Chapter 20



Six years after George Washington saw the light in his father’s rambling Virginia farmhouse beside the fair Potomac, there was born in the village of Sutton, in the heart of Massachusetts, a boy who was destined to be an efficient helper to Washington in the years to come, to be the founder of a great State, an earnest apostle of freedom, the promoter, if not the father, of the prosperity, progress, and dignity of the great Northwest.

His name was Rufus Putnam. Israel Putnam, that stout old hero of the Revolution, was his cousin, but the guidance and the success of the Revolution were, it is claimed, more directly due to this simple farmer boy of Sutton than to the brave old wolf-fighter of Connecticut, the king-fighter of Bunker Hill and Long Island and New York.

Self-taught and self-made, Rufus Putnam gained what little education he had by blacking the boots of the guests at the Sutton tavern of his hard-fisted stepfather, spending the few pennies he thus earned in gunpowder, with which he killed partridges, and with the money earned by the sale of these game birds buying for himself a primer and an arithmetic. These he




studied by the light of the tavern fire, and, with this rudely acquired knowledge as a basis, learned to read and reason.

He became a blacksmith’s boy at Sutton; then he went to Brookfield as apprentice to a millwright; and, still studying whenever he could make the time, taught himself arithmetic, geography, and history, until he became able to extend his knowledge to advanced mathematics and engineering, for which he had an especial taste.

A big, six-foot country boy, strong and athletic, was young Rufus Putnam. Few could overcome him in a wrestling match, or " stump" him with a tough problem in mathematics. He fought in the French War when but nineteen, saved enough from his bounty money to buy him a farm, married, and settled in the town of Rutland in Worcester County; and when the shot at Concord awoke Massachusetts to resistance and revolution, he joined the hastily formed camp of the Americans at Cambridge as lieutenant colonel of the Worcester County regiment.

Here he attracted the attention and won the respect of Washington. His engineering knowledge was called into speedy service, and he was selected to construct the defenses thrown up around Boston by the patriot army.

Chief among these were the notable works constructed, almost in a night, upon Dorchester Heights, commanding the beleaguered city; and so well were they constructed by this self-taught, unskilled engineer that Howe in dismay retired from his now unsafe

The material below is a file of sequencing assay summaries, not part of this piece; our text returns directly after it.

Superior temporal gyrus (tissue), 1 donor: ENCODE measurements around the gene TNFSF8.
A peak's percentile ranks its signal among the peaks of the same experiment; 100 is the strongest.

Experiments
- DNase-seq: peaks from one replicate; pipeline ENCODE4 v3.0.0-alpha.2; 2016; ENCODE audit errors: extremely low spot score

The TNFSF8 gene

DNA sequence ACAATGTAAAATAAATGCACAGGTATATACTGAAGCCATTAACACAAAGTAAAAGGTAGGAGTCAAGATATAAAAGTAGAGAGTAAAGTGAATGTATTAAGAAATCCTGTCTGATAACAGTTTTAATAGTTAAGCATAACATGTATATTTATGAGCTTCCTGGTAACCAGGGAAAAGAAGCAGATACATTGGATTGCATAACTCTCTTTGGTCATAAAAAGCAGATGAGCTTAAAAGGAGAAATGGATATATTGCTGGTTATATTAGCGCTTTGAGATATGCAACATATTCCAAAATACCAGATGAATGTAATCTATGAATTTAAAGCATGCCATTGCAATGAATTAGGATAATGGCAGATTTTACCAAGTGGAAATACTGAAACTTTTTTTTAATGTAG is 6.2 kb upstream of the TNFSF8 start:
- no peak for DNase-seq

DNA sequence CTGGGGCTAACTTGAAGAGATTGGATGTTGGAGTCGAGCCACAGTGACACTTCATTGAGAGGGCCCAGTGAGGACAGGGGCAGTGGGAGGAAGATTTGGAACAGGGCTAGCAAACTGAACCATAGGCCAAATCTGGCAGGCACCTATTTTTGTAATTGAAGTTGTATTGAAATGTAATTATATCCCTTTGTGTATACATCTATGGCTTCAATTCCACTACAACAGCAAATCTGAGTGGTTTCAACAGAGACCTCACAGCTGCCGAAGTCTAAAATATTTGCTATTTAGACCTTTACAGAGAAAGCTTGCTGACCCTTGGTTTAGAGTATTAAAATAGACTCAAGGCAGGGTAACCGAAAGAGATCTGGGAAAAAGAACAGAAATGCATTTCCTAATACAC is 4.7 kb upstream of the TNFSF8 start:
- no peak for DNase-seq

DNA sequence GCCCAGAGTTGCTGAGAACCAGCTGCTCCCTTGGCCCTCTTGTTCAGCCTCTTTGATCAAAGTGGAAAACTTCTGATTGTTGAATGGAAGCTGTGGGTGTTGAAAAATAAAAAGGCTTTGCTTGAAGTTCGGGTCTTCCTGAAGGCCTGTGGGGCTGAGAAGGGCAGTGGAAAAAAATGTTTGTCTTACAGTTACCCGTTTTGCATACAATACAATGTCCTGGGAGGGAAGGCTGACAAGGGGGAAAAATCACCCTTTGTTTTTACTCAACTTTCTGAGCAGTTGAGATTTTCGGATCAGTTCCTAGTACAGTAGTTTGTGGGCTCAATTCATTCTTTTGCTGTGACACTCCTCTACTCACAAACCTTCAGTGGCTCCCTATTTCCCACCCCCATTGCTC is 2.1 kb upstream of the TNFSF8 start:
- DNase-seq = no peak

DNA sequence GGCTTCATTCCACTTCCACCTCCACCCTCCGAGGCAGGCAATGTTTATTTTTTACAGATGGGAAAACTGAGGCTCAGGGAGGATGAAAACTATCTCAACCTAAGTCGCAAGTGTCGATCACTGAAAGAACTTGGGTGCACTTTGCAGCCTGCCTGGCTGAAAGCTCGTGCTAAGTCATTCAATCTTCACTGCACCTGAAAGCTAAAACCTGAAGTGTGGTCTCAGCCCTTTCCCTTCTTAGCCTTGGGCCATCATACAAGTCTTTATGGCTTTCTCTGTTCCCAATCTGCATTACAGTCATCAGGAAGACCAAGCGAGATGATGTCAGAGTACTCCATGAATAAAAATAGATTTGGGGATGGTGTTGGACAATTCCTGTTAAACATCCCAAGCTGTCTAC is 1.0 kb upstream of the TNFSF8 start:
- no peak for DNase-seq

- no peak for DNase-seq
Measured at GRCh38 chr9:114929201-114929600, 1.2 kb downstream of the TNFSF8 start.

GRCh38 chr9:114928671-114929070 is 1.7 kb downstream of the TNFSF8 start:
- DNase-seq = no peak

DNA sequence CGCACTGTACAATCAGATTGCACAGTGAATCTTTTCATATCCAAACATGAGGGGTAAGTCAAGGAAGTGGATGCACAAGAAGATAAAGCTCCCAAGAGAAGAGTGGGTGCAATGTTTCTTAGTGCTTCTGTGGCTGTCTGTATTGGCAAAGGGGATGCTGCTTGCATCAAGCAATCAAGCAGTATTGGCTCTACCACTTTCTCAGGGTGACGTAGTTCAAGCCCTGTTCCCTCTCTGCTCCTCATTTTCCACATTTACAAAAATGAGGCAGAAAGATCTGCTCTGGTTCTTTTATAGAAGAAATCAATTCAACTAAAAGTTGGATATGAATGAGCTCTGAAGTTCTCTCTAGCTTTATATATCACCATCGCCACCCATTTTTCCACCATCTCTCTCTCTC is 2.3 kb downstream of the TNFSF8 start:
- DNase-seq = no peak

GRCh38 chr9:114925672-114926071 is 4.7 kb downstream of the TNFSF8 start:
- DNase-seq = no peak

position, and the first actual victory of the Revolution was rendered possible by the energy and genius of the unscientific but practical farmer of Rutland.

It was Putnam, also, who planned and executed the defenses of Providence and Newport, and the greater and more surprising fortification of West Point, that most important post of the American defenders of the Hudson, which prevented the separation of New England from the rest of the country,—a scheme desired by the British ministry, and tried, only to end in failure, by. Howe and Burgoyne and Clinton. Of this self-taught Massachusetts farmer Washington declared that he was the ablest engineer officer of the war, whether American or Frenchman.

With the close of the Revolution Putnam returned to his farm, and became a useful and honored citizen of Rutland. He was sent as representative to the Great and General Court; he served his town as selectman, constable, and tax-collector; he was made a State surveyor, and a commissioner to the Maine Indians, and when the popular protest against authority developed into the worry of Shays’s rebellion, the former continental general shouldered his musket and marched away as a volunteer.

But Rufus Putnam appreciated both the hardships and the needs of the people; and when the talk about the public lands in the Ohio country began to attract public attention, he saw in the great domain a field for settlement, development, and successful labor, while at the same time he recognized that the only way to occupy and improve those fertile Western lands prop-



erly was by systematic colonization rather than by individual and unorganized attempts at settlements.

So Rufus Putnam "planned and matured the scheme of the Ohio Company," and through the years from 1783 to 1788 strove persistently to interest his countrymen in his idea of territorial development, and to enlist them in the founding of a new State beyond the Alleghenies.

Putnam had been one of the first to urge upon Congress, too poor to pay in money, the apportionment of certain sections of the public lands as payment to the soldiers of the Revolution for their services in the war just closed. He had prepared and headed a petition, signed by two hundred and eighty-eight officers, asking for a tract of land in the Ohio country "of such extent, quality, and situation as may induce Congress to assign and mark it out as a tract or territory suitable to form a distinct colony of the United States, in time to be admitted as one of the Confederated States of America."

This petition was forwarded to Washington by Putnam, and with it the wise engineer sent a letter suggesting a plan of national defenses and fortifications that would, if then begun by Congress, have committed the republic to such a systematic preparation for defense and war in days of peace as would have saved the outlay in blood and treasure which the neglect to accept Putnam’s plans has cost the nation.